Touching Ice Page 27

Coal released her. “You’re brave.”

“Actually, I’m scared shitless. I don’t want to die, but if I do, I’m with Ice. It’s the only way I want to go out. Is it just me or does this thing look similar to a deep coffin?”

She tried to joke, desperate to find some humor so she didn’t start crying. “Talk about irony, considering I might die in it.”

Coal smiled softly. “I’m going to put myself and the council male into the last pod so we at least have a chance of survival as well. Good luck, Megan. You’re worthy of Ice. He’s a good male that I am honored to call friend. Tell him that please.”

“I promise. Thank you.”

Megan lay facedown on top of Ice’s limp body. Her thighs were flush with his and her cheek rested on his bare chest over his heart. She looked up to peer over her shoulder as Coal reached to activate the lid. She saw the release control when the lid sealed closed because it was the only thing that glowed. It turned red as the pod slid back into the wall and then it jerked to a stop. The light flashed to green. Her hands shook as she shifted enough to bend her arm up and over her shoulder. Her fingers brushed the button, pushed, and then she cried out in surprise.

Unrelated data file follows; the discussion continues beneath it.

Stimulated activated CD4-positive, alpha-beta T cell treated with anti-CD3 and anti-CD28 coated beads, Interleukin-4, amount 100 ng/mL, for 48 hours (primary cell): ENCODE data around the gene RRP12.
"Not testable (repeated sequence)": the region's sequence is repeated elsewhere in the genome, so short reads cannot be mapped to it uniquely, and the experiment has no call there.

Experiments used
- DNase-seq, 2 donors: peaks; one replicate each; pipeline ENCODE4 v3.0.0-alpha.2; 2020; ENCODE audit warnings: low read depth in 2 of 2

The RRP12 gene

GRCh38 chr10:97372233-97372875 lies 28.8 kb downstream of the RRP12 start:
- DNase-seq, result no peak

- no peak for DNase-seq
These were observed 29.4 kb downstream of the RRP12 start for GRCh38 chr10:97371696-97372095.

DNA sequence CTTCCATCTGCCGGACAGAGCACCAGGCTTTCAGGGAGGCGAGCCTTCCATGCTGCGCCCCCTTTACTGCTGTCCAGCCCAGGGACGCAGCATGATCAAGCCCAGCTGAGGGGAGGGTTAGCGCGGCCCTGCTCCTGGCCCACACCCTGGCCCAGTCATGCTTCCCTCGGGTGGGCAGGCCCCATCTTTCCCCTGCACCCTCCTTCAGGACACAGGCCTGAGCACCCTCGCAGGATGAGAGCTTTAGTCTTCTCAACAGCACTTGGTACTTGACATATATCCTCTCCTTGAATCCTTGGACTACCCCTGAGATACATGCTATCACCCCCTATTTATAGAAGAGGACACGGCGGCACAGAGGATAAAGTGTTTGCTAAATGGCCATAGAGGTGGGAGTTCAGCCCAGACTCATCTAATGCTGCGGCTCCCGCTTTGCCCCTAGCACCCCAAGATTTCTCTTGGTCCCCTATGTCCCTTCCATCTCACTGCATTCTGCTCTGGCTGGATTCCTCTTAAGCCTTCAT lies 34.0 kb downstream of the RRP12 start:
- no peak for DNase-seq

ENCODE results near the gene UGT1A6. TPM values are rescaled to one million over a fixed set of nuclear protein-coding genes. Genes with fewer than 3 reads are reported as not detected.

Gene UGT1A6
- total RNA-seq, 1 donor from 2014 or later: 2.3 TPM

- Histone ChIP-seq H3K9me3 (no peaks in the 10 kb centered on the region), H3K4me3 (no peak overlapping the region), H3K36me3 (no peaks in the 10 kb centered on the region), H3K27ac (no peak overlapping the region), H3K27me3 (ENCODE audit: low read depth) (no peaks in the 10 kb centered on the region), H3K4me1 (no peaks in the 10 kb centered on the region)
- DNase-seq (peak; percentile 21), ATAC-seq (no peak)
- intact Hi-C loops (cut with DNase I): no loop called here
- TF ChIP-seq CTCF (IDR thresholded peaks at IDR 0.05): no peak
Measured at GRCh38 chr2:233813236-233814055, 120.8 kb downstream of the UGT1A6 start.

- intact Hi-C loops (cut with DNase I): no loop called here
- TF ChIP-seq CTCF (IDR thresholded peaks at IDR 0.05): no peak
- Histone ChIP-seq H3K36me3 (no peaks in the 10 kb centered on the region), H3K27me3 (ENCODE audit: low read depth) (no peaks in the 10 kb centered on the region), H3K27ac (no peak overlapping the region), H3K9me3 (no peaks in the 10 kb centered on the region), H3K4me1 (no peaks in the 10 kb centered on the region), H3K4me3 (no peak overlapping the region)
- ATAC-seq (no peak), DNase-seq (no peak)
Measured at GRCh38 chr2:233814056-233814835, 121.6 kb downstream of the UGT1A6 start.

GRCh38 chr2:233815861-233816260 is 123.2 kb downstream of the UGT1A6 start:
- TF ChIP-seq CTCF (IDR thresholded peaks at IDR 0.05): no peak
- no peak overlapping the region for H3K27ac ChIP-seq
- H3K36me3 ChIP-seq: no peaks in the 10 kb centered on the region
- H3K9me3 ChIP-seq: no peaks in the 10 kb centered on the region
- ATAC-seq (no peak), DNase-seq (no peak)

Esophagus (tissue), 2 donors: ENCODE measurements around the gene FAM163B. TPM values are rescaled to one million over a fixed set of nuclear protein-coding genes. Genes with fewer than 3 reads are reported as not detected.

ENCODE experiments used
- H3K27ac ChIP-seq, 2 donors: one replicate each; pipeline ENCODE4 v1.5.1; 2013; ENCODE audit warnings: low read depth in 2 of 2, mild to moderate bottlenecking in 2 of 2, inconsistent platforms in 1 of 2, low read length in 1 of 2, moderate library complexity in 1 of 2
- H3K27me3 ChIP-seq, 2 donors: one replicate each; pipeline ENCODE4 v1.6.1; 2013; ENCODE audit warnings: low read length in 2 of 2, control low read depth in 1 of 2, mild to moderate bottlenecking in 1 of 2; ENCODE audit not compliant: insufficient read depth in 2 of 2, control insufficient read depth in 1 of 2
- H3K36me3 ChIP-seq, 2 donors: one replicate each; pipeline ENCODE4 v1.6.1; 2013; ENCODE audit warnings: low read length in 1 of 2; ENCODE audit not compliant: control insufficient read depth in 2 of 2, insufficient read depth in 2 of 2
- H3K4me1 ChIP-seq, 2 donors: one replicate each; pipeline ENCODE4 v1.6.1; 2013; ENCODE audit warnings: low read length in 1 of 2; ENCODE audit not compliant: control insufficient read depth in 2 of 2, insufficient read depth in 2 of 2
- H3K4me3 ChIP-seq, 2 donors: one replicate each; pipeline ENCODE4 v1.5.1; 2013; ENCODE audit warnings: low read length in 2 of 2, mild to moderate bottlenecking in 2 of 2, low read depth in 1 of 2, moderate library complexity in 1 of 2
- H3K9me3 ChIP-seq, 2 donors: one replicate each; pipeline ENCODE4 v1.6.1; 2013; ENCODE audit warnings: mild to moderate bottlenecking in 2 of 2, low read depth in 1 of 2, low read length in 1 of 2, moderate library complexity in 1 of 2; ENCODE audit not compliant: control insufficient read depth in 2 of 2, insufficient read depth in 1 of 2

The pod shot them away from the shuttle, the force suddenly sucking her tightly against Ice, obviously designed to do that to hold the occupant in place. The loud pod engines hummed as they burned strongly to send the capsule flying into space and away from the shuttle. Minutes passed before the engines suddenly died and an eerie silence settled around her, only broken by their breathing.

The gravity stabilized so she could move again as she lifted her head and stared into the utter darkness around her. It was pitch black, no lights were on the control panel above her any longer and she wondered if they were just going to remain trapped in space until they ran out of oxygen or until someone located the capsule. She really hoped that a cyborg ship was on its way, not sure if the council had a chance to make anyone aware of their predicament.

“Emergency life capsule activated.” A female computer voice startled Megan. “I am currently triangulating our location and will make exact calculations to set a course to Earth. I will send distress signals for pickup of any Earth vessels we may come into contact with as soon as we are within transmission range of one. I currently am not showing any on radar.”